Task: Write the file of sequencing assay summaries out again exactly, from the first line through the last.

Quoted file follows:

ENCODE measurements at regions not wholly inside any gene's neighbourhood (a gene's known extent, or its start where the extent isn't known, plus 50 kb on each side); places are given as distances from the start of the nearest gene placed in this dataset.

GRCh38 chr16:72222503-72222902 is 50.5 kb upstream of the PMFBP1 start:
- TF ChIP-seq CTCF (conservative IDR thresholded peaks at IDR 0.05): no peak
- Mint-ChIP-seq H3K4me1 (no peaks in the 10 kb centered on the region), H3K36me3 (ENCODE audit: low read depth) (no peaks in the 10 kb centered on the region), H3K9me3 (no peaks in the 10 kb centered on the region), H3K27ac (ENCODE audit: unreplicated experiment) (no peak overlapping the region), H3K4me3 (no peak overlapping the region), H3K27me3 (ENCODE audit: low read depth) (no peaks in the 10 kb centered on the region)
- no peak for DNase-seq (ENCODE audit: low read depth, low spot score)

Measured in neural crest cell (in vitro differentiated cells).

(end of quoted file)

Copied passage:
ENCODE measurements at regions not wholly inside any gene's neighbourhood (a gene's known extent, or its start where the extent isn't known, plus 50 kb on each side); places are given as distances from the start of the nearest gene placed in this dataset.

GRCh38 chr16:72222503-72222902 is 50.5 kb upstream of the PMFBP1 start:
- TF ChIP-seq CTCF (conservative IDR thresholded peaks at IDR 0.05): no peak
- Mint-ChIP-seq H3K4me1 (no peaks in the 10 kb centered on the region), H3K36me3 (ENCODE audit: low read depth) (no peaks in the 10 kb centered on the region), H3K9me3 (no peaks in the 10 kb centered on the region), H3K27ac (ENCODE audit: unreplicated experiment) (no peak overlapping the region), H3K4me3 (no peak overlapping the region), H3K27me3 (ENCODE audit: low read depth) (no peaks in the 10 kb centered on the region)
- no peak for DNase-seq (ENCODE audit: low read depth, low spot score)

Measured in neural crest cell (in vitro differentiated cells).